You are writing an essay which, I assume, makes the case that music has the power to change a person's mood, both positively and negatively. When you are making an argument for something (which is exactly what persuasion is--trying to convince someone that your position is the best one), your primary goal is to win your audience (readers) to your position. The best place to start is by winning them over in your introduction.
An introduction serves three general purposes in any any essay: it captures the readers' attention, it sets the tone (i.e., humorous, persuasive) for the essay, and it introduces the key points which will be addressed (thesis/purpose statement). The most effective attention-getting device for a persuasive essay is one which begins to get your readers to agree with your position by giving them something with which they will probably agree.
Since music is evocative (makes us thinks of times, places, people, smells, emotions), perhaps you can ask your readers to think of a time when, for example, they hear a song and it reminds them of something in their past. This is a common experience and proves that music has the power to "transport" us, so to speak, to another time and place.
Another possible attention-getting device might be a little "walk" through the places where we encounter music in our lives: churches, cars, restaurants, recitals, dances, even elevators. Each place has a different kind of music, designed to set a certain mood. A deejay at a dance is not likely to play hymns, for example, because they would be too serious or somber for a celebratory occasion. Your readers are likely to understand and agree with you about this, and you have established the premise that music has the power to create, affect, or change peoples' moods.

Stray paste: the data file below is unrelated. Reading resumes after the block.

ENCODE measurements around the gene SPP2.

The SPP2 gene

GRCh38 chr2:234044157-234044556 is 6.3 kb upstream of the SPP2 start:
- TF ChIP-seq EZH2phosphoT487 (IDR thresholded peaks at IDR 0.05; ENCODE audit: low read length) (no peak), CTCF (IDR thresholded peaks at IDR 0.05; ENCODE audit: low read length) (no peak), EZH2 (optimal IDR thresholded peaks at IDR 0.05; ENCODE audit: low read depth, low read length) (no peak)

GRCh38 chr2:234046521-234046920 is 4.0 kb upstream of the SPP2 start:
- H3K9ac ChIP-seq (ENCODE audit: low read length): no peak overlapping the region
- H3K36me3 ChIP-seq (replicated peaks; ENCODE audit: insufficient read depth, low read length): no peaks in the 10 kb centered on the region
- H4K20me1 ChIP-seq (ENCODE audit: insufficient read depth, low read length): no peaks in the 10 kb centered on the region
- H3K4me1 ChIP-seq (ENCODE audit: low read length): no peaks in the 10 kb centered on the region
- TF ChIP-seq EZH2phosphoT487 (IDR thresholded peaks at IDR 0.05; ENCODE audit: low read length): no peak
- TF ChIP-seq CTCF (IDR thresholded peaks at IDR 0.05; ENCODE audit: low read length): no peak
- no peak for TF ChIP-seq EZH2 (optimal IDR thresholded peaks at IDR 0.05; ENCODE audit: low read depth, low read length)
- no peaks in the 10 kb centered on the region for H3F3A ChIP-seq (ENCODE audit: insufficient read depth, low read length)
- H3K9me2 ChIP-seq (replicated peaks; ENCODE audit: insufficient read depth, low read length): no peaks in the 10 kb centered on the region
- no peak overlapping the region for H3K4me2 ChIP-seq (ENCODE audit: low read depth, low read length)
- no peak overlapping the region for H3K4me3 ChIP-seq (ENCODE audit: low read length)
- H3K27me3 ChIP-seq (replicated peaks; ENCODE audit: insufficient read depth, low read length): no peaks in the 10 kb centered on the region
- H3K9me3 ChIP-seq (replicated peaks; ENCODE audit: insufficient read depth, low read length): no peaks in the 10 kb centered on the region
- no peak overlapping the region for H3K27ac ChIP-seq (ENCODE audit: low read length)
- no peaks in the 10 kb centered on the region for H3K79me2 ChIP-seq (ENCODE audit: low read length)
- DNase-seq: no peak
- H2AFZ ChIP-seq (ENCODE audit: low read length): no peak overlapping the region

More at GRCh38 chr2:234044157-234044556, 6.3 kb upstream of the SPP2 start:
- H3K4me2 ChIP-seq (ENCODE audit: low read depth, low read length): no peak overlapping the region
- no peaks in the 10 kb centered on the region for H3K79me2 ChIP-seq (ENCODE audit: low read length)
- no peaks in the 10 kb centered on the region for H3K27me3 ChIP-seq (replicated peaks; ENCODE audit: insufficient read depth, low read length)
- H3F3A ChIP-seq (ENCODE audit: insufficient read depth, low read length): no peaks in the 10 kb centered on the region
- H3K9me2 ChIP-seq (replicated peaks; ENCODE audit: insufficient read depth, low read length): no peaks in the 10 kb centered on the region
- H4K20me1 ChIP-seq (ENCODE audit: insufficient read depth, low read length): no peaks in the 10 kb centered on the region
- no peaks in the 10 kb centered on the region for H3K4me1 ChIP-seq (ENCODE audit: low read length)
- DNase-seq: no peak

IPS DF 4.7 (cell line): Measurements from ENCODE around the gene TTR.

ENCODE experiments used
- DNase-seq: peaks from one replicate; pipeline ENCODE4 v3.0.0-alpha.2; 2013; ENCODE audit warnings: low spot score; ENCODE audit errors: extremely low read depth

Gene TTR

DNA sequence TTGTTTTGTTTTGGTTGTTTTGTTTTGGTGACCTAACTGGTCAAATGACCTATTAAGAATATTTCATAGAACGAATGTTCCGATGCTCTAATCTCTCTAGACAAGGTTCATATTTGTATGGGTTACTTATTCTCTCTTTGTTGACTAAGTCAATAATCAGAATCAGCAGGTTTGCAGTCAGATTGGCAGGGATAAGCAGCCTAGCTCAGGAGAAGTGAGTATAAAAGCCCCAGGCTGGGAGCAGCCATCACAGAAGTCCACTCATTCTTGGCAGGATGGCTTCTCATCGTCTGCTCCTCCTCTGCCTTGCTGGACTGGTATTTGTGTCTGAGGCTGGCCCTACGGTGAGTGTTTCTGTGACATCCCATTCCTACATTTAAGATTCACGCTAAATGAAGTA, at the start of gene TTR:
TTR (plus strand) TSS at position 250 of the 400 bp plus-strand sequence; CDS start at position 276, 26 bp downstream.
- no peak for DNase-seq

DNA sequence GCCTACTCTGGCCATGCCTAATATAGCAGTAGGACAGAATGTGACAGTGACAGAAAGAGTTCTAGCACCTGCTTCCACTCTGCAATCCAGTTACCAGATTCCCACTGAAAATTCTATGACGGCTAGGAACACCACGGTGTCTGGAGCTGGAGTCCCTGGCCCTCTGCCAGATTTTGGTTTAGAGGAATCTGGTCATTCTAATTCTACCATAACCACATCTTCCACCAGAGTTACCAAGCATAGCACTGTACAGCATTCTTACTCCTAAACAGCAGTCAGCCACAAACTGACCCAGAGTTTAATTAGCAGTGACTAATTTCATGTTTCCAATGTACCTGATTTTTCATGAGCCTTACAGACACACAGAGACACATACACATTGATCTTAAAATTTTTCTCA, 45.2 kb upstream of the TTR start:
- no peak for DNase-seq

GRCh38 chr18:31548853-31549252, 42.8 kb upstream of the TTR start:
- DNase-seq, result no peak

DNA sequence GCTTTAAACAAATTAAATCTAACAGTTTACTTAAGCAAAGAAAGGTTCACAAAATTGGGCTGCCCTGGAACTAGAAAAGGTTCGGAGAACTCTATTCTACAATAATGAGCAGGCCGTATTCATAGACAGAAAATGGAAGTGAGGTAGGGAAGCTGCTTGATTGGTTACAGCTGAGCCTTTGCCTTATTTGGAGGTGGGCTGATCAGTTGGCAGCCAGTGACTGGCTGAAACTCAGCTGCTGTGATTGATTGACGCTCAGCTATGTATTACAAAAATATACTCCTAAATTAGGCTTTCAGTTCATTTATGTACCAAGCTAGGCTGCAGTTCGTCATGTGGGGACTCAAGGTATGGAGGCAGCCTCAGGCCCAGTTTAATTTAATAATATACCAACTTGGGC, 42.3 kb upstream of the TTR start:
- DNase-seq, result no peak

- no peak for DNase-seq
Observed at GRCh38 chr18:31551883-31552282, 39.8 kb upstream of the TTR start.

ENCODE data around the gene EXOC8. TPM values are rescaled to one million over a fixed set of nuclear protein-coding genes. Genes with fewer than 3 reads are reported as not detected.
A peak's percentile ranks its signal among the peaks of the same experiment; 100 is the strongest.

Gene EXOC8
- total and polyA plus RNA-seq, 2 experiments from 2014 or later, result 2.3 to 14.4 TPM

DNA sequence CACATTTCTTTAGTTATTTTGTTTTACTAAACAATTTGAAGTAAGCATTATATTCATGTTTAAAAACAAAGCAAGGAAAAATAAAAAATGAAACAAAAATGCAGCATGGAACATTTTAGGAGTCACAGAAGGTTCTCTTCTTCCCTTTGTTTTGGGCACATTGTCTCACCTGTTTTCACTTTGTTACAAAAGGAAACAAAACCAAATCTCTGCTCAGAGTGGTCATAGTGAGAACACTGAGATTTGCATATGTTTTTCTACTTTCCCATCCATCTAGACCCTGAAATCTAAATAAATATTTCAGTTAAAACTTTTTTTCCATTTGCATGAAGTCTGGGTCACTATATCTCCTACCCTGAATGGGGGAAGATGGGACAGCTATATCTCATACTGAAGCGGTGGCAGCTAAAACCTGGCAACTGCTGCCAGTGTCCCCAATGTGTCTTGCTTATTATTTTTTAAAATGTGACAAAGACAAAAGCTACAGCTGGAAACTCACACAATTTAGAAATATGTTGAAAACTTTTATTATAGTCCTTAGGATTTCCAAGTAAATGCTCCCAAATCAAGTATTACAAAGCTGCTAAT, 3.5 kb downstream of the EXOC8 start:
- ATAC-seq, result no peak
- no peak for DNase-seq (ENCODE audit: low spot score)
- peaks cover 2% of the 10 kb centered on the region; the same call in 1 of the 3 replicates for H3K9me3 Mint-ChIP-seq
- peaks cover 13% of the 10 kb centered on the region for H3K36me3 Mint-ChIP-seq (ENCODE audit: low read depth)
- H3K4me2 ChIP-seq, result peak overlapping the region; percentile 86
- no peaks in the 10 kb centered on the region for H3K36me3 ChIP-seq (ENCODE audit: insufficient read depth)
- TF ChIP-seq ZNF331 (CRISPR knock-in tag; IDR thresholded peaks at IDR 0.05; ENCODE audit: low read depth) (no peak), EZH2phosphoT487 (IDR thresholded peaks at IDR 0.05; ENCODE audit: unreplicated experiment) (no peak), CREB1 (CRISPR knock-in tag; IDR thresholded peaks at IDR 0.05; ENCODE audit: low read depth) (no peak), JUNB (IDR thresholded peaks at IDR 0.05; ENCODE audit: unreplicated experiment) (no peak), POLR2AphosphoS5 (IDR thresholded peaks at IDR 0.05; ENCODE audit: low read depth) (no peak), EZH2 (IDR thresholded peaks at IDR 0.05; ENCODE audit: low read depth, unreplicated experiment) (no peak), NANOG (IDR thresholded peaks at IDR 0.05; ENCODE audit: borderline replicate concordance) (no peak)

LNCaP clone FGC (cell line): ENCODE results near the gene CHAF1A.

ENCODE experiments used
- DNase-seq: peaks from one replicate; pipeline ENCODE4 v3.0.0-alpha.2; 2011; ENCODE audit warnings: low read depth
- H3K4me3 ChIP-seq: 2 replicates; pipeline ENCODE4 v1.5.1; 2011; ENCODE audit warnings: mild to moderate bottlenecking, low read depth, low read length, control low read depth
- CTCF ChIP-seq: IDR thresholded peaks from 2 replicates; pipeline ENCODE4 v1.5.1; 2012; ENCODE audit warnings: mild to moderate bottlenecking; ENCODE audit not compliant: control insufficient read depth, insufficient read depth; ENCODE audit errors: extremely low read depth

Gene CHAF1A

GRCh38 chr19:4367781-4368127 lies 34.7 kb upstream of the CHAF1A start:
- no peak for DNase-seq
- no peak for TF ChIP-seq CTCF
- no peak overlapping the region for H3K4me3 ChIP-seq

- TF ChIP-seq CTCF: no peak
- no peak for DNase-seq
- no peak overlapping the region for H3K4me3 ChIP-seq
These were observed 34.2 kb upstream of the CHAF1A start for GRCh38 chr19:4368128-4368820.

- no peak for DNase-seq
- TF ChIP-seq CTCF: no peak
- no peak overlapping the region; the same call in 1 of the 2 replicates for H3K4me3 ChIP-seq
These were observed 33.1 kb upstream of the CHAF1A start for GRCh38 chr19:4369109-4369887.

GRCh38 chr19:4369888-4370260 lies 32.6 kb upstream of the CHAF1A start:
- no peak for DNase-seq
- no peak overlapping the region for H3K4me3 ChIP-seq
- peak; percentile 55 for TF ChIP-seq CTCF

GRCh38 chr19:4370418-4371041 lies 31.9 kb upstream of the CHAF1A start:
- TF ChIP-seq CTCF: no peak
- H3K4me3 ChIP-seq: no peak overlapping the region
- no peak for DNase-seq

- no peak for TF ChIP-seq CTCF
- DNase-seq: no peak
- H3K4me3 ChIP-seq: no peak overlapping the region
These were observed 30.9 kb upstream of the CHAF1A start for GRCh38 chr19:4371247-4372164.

Music appeals to the senses, so perhaps an analogy to another sense might be effective to capture your readers' attention and make your point at the same time. Take whatever smell is meaningful to you--grandmother's baking, a smoky bonfire, a cinnamon-y apple pie on a fall day--and ask your readers to do the same. Just as we are transported to another time and place by familiar smells, we can be moved by music which is evocative (which reminds us) of other times and places.
What about finding a song whose lyrics might cause your readers to react by changing their mood, even just a little. That would certainly prove your point from the very beginning of your paper. I would not suggest being inflammatory or trying to shock, as then your point will be secondary to their reaction to such outrageousness. I am always moved to stand a little taller and even get a little weepy every time I hear--really hear--the national anthem or even "The Battle Hymn of the Republic," for example. No doubt you can think of something more contemporary and relevant to your audience.
Of course there is always the more standard (but still perfectly acceptable and effective) approach of using a quote, saying, or story to introduce your subject and capture your readers' attention. For example, in I Samuel 16:14-23, King Saul is distraught (troubled by an evil spirit), and the young shepherd David is able to soothe him with music. A play entitled A Mourning Bride by William Congreve contains these famous lines:
Musick has Charms to sooth a savage Breast,
To soften Rocks, or bend a knotted Oak.
Whatever you choose to do, be certain it is directly relevant/connected to your paper's thesis.